Primrose Gardens’ curved and curly letters create movement and fluidity, giving it a playful, carefree personality. The set includes a base set of curved letters plus curly options for B, E, K, M, R, W, and Y. This font’s fun nature makes it fit well for casual clothing brands, outdoor cafes, and brands that want to express warmth and openness while adding a touch of positivity and whimsy to their messaging.
You can buy a license to use Primrose Gardens from The Hungry JPEG.
Primus combines legibility with a futuristic style. Its rounded square shapes suggest themes of computing and space-faring travel. The clean and simple design makes it a versatile font applicable in various design contexts. Still, it’s likely most at home capturing the essence of forward-looking, tech-focused brands.
Primus Light is free for personal use. To get access to the whole Primus family, you’ll need to buy a license.
10. Trajan Pro
We’ve returned all the way back to the ancient Romans: Trajan Pro is an elegant serif typeface with letterforms based on the Latin inscription on Trajan’s Column. This classic font exudes gravitas and dependability, making it a good choice for brands related to safety equipment and health services. It also radiates a grand and epic air reminiscent of ancient legends and heroic tales, making it a top choice for story-based games and fiction book covers.
In an interesting twist, Trajan was a staple of movie posters in the 1990s and 2000s, appearing on promotional material for movies like The Bodyguard and Crouching Tiger, Hidden Dragon. (But not Gladiator, ironically.)
Using all caps: Pro tips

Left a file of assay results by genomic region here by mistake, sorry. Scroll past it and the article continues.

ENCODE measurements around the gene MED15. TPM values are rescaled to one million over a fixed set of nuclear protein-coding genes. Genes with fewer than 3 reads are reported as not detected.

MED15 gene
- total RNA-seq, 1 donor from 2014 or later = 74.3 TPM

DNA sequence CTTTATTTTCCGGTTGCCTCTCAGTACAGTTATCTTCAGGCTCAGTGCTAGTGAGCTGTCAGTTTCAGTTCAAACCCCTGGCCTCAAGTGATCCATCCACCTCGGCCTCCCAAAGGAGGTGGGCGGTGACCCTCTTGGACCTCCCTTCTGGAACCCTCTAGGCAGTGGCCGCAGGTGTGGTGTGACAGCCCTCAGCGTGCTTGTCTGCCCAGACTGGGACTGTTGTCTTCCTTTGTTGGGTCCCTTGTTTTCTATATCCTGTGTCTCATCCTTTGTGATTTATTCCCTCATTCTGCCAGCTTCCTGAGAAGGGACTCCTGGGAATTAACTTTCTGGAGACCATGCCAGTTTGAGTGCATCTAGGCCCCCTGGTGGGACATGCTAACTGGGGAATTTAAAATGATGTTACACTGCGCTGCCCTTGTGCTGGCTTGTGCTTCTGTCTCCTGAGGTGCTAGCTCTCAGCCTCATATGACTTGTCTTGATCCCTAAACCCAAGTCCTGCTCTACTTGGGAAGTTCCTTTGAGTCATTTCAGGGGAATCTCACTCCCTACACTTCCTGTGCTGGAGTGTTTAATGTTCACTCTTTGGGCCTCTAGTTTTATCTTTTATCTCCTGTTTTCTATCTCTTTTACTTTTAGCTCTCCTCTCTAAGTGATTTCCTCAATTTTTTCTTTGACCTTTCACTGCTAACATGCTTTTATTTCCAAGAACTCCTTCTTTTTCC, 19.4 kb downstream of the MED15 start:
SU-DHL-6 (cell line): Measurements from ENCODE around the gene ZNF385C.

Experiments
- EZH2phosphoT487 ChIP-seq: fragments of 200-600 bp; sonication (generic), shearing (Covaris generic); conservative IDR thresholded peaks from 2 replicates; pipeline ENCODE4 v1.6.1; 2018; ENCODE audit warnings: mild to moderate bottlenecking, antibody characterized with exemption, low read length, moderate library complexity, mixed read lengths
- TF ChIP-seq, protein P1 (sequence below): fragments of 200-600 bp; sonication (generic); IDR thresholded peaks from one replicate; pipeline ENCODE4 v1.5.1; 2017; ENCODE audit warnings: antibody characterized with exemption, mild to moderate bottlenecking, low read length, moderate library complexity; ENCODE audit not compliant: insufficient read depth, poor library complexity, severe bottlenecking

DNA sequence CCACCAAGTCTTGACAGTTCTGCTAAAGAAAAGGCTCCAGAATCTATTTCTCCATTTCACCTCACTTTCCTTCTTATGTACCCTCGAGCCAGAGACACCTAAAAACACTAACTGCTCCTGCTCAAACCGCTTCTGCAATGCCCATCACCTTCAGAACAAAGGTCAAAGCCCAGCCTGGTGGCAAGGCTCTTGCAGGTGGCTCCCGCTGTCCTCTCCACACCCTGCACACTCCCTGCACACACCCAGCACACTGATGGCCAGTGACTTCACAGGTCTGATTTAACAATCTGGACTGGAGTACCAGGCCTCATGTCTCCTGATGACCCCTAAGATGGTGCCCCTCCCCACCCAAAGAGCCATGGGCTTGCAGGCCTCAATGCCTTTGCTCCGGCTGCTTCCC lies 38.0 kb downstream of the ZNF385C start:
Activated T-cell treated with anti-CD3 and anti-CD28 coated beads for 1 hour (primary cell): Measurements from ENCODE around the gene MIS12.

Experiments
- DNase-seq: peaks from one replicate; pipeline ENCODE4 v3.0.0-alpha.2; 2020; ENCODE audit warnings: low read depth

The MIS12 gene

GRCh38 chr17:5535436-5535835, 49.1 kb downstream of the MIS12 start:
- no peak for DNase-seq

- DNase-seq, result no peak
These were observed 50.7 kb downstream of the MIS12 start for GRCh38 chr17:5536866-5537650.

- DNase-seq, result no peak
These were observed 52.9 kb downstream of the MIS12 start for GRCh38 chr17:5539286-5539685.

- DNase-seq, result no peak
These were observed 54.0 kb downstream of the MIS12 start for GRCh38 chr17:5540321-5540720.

Typefaces should enhance the message, not distract from it, and in most cases, that means avoiding overly gimmicky fonts that call attention to themselves. Consider the overall design and style of the website or project, and choose a typeface that complements and reinforces the design objective and brand identity. When in doubt, user research can help you decide between different options.
Other advanced tips for using uppercase fonts include:
- Pay attention to letter spacing. All caps in big sizes are usually easy to read, but in smaller sizes, they benefit from bigger spaces between letters. Adjusting the kerning, or the spaces between individual letters, helps make all-caps text more readable.
- Pair them with highly readable body text. Font pairing is an art in itself, and it’s even more critical when you know one of your typefaces will slow readers down. Draw people’s attention with all-caps headings, but then give them a break by using a highly legible typeface for the body text and styling it for maximum readability.
- Improve screen reader accessibility by using styles. To prevent screen readers from reading all-caps text letter by letter, the American Psychological Association recommends typing the text as normal and then applying text effects or styles to make it appear in all caps.
- Develop workarounds for fonts that aren’t web safe. Web-safe fonts are typefaces that come with most devices by default and are safe for websites as they are less likely to render incorrectly. If your all-caps script isn’t web safe, consider using it in an image or animation instead of as text — but be sure to add alt text to the image so the words are still accessible for screen readers.
- Check for special characters and punctuation. Typographers create all-caps fonts with headings in mind, so if you need special characters or punctuation, make sure the set includes them before paying for a commercial license.
- Consider alternatives. If you come across a commercial-use font you love but it’s over budget, use What Font Is to find other options with a similar aesthetic.
From Roman inscriptions to custom fonts
All-caps fonts, when mindfully applied, add variety and visual impact to web designs.
If you’re inspired to try an all-caps typeface but nothing on this list quite fits, you can look at the all-caps options on our list of 20 cool fonts, explore these 12 places to find freebies, or even create your own all-caps script using a generator.
To add your new all-caps text to a Webflow project, upload it as a custom font so you can test it, edit it, and then show it off when you launch the site. Get started building your next website with your eye-catching all-caps font with Webflow’s visual site builder today.